Cindy HydeSmith.jpg

Cindy HydeSmith

The words came flying in from Mississippi and they were unbelievable. They were spoken by a politician, and they were so cruel and racist that the distance that they traveled did not soften them.

But in the hostile political environment we live in across the United States, they unfortunately raised only a few eyebrows. An hour later, the media and the public had moved on to bigger and more gruesome bits of bigotry and sexism.

Last week, Mississippi's Republican U.S. Sen. Cindy Hyde-Smith said while on a campaign stop that if a rancher who had praised her had “invited me to a public hanging, I’d be in the front row.” Let those words sink in for a few minutes. From my vantage point, and that of many — OK, virtually all — of the people who look like me, the whole idea of public hanging is abhorrent.

Now think about this. Hyde-Smith is trying to keep her Senate seat against an African-American challenger. She uttered those words in a state that was the national champion or runner-up in lynchings of African Americans.

This kind of horrible rhetoric comes as a report just out says that hate crimes are on the rise — and that they zoomed up 17 percent in 2017 just as the Medal of Bone Spur winner was riding high and began stoking the flames with incendiary comments about minorities.

There was a time you would look to the leader of this country to use his bully pulpit to denounce such horrid comments as those by Hyde-Smith, especially knowing the widespread use of public and private hangings in Mississippi and around the South.

Yeah, you would think. But not this president. It’s those kinds of words that get some of his supporters in a lather, and he knows it

There might be a gentlemen’s wager somewhere that the president might be upset that he didn’t come up with the phrase. He still has his prized comment for the ultra-racists among his supporters. Remember when he said there were some “good people on both sides” in Charlottesville, when one of those sides were Nazis and KKK members. Good Nazis? It’s your viewpoint, I guess.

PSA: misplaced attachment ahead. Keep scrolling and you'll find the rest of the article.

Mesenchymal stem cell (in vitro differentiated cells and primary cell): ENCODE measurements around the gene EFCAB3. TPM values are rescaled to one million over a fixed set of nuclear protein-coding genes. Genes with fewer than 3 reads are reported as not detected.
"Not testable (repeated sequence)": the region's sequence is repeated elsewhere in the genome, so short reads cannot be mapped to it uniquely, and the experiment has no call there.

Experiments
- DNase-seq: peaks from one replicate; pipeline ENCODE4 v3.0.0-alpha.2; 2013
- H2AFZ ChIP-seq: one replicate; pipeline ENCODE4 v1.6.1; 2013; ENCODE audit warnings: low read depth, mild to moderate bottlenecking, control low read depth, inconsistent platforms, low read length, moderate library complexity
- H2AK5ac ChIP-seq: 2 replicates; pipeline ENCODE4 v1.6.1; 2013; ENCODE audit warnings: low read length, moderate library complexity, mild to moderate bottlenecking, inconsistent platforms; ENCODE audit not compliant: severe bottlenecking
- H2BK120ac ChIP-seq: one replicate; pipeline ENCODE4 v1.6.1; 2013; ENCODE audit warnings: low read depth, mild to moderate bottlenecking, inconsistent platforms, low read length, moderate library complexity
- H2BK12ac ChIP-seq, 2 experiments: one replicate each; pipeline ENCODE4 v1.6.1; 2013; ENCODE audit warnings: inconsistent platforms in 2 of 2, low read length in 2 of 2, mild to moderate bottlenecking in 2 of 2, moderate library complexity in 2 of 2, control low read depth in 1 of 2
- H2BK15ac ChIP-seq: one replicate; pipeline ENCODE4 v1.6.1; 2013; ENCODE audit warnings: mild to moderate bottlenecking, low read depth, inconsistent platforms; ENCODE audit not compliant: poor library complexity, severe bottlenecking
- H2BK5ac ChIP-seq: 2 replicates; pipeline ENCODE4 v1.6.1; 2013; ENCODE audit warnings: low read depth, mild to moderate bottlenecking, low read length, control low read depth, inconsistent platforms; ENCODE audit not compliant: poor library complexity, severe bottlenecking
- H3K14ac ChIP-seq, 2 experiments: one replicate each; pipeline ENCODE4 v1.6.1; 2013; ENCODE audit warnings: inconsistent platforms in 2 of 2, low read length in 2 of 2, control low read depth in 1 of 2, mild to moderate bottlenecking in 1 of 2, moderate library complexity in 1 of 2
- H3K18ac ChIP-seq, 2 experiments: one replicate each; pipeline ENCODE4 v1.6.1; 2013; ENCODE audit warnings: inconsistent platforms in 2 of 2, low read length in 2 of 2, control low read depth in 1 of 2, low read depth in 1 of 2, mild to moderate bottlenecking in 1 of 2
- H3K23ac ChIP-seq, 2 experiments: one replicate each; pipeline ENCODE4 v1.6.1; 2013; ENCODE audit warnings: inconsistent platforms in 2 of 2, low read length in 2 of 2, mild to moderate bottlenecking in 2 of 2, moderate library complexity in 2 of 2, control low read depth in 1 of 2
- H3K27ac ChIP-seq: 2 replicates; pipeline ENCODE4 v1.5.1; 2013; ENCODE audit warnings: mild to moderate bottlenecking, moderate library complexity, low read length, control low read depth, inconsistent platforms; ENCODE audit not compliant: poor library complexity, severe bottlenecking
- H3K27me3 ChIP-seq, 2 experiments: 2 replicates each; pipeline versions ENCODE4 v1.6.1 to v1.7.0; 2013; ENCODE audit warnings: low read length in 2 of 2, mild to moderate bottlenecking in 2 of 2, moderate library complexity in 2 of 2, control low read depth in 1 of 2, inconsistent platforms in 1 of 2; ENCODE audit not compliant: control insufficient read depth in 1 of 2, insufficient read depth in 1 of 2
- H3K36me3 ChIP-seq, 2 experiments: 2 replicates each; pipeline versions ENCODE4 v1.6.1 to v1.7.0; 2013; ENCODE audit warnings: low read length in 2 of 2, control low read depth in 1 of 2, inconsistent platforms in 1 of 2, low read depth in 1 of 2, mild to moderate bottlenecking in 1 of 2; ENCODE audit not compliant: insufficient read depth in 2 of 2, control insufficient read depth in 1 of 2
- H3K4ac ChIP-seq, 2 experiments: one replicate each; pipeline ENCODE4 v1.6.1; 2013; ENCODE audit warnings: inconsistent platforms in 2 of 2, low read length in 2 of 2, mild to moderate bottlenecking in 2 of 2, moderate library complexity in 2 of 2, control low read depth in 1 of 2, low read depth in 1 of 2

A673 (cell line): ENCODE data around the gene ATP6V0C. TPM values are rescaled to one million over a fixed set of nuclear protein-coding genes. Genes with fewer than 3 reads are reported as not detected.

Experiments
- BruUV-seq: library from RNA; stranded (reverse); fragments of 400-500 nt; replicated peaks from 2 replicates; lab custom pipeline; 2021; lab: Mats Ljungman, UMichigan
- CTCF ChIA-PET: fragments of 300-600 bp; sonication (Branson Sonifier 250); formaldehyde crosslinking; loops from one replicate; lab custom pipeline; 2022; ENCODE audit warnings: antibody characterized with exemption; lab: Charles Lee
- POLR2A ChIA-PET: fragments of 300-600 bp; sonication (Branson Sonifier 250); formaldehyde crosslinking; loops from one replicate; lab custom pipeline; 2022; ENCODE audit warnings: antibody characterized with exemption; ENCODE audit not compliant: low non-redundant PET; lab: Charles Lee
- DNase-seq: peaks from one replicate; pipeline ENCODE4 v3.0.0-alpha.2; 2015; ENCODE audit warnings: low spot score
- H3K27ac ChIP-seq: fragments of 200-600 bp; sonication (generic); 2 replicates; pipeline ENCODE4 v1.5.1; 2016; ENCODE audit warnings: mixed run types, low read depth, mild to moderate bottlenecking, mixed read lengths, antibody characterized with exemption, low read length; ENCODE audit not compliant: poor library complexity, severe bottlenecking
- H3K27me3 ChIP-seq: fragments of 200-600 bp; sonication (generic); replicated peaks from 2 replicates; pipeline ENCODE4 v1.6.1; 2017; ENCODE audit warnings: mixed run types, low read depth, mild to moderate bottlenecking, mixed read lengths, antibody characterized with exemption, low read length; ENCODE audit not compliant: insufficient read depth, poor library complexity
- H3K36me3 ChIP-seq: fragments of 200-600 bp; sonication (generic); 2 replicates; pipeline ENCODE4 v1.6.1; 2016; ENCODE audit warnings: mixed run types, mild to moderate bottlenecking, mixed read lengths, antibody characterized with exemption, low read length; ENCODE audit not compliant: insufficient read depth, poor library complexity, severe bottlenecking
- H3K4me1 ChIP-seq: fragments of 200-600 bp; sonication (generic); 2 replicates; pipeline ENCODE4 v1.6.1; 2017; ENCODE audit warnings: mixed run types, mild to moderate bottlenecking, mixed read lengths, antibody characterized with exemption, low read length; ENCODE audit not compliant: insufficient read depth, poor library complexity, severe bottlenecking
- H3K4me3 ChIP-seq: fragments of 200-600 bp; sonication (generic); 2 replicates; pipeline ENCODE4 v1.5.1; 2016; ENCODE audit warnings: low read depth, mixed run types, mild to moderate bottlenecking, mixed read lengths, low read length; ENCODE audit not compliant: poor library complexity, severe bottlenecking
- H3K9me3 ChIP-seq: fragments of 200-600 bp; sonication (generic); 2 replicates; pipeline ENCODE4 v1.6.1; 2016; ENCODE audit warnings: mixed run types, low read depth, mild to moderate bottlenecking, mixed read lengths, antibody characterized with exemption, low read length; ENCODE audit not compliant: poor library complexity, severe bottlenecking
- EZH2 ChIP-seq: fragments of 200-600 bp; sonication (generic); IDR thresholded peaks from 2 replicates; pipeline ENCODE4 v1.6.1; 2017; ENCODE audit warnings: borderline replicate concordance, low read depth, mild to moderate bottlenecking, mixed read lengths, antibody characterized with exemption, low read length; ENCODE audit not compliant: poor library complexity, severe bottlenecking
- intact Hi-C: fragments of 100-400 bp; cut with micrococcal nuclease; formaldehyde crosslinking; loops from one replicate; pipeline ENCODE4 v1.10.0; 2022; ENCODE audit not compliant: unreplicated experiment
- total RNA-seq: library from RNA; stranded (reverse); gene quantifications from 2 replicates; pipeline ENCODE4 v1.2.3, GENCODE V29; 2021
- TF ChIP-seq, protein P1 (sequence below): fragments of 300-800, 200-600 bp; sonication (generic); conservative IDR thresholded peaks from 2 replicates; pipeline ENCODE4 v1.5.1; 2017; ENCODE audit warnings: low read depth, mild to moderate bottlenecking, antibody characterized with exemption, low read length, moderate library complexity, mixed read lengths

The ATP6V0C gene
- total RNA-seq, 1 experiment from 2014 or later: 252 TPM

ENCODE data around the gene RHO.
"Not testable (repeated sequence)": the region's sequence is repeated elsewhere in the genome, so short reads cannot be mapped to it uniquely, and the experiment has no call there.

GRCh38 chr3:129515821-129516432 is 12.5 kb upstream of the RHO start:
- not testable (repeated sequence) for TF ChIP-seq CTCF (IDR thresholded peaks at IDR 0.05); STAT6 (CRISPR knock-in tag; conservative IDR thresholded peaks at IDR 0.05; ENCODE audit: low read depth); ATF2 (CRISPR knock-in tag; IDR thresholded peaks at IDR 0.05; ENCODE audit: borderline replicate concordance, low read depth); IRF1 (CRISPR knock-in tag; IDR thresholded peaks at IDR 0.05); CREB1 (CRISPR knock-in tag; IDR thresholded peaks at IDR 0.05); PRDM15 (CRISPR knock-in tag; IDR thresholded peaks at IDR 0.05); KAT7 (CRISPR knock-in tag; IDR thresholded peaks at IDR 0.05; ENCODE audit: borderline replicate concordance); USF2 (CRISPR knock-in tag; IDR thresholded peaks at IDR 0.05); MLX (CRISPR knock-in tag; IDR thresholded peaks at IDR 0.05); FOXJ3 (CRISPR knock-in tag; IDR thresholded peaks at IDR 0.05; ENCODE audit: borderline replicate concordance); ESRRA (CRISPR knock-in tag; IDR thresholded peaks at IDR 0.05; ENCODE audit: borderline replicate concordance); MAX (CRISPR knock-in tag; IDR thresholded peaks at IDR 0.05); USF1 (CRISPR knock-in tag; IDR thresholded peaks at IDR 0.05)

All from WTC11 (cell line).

Getting back to the hate crime report. The Uniform Crime Reporting Program’s Hate Crime Statistics Report said hate crimes rose about 5 percent in 2015-2016, but jumped 17 percent in 2017. Hmmm. A closer analysis revealed that 59 percent of the hate crimes were over race, 20 percent over religion and 15 percent over sexual orientation.

But the numbers could be much worse because some law enforcement agencies don’t report hate crime at all. Reporting is not mandatory.

Do you think our president’s comments that there are “good people” among Nazis, his demonizing of Hispanics and constant ridicule of black professionals, especially black women, as dumb and low IQ, fans the flames? Those comments, like the wistful reference to public lynchings, hurt people of color from Washington, D.C. to Baton Rouge. But it revs up many in the anti-minority and religion community. The hate crimes report speaks for itself.

The findings of the report sure seem to indicate that the president’s comments and those like the one from Hyde-Smith have been stirring the pot for some of the recent rash of hate crimes.

Now the president is saying, as one of his growing mountain of lies, and without a smidgeon of proof, that some elections are illegitimate because people were voting, then using disguises to vote again. Of course, his comments are primarily focused on campaigns where African-Americans and other minorities are a large percentage of the voting numbers.

Let’s hope that Louisiana can remain above the racism that has been inspired by the nation’s commander in chief in the upcoming races and in the battle for the governor's office next year. Let’s leave the public lynching jokes in the cesspool from which they sprang.

Let’s hope the president will curtail his racist comments and be presidential and unify the nation by denouncing people like Hyde-Smith. OK, OK. We can hope.

Email Edward Pratt, a former newspaperman who writes a weekly Advocate column, at